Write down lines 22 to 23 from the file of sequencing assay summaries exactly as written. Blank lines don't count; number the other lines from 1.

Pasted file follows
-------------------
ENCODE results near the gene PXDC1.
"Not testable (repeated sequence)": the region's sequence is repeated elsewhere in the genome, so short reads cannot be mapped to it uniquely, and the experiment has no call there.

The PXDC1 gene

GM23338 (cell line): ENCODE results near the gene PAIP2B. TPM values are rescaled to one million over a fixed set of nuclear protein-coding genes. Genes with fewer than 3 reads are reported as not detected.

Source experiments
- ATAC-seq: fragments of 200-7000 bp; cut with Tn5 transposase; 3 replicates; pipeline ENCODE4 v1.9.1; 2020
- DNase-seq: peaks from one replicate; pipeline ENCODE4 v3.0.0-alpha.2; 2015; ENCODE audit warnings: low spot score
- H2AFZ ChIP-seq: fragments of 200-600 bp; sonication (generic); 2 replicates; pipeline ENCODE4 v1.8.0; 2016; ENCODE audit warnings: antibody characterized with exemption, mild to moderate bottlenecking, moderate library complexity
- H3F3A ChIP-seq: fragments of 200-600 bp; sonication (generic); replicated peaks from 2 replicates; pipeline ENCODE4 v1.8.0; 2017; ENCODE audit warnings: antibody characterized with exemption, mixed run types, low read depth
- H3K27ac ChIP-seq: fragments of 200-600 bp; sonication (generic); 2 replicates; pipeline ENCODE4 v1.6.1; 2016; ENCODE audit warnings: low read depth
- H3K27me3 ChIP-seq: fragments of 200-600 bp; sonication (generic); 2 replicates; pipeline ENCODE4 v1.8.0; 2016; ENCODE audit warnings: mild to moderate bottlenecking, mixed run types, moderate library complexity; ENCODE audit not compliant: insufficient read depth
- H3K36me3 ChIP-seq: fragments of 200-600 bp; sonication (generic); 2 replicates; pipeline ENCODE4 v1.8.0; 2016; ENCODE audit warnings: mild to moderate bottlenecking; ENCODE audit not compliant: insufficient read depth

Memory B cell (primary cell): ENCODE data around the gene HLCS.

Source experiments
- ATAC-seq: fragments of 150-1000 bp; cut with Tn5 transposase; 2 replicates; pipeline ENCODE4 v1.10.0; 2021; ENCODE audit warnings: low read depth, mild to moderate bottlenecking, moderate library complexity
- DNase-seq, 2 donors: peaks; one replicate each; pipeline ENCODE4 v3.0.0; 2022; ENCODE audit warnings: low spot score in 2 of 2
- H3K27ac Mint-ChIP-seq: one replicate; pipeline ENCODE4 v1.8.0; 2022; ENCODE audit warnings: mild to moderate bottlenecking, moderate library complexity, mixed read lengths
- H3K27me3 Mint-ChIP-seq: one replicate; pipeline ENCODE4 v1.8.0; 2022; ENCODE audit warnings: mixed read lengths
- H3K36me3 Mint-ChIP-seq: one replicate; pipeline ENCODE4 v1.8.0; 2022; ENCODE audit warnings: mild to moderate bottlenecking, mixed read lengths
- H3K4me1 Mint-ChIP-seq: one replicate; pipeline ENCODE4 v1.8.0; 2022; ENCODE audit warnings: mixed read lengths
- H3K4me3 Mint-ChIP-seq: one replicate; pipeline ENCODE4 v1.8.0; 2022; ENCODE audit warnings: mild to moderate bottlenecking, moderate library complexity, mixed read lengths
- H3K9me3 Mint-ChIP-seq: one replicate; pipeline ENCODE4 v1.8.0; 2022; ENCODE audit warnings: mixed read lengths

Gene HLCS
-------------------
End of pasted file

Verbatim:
- H3K9me3 Mint-ChIP-seq: one replicate; pipeline ENCODE4 v1.8.0; 2022; ENCODE audit warnings: mixed read lengths

Gene HLCS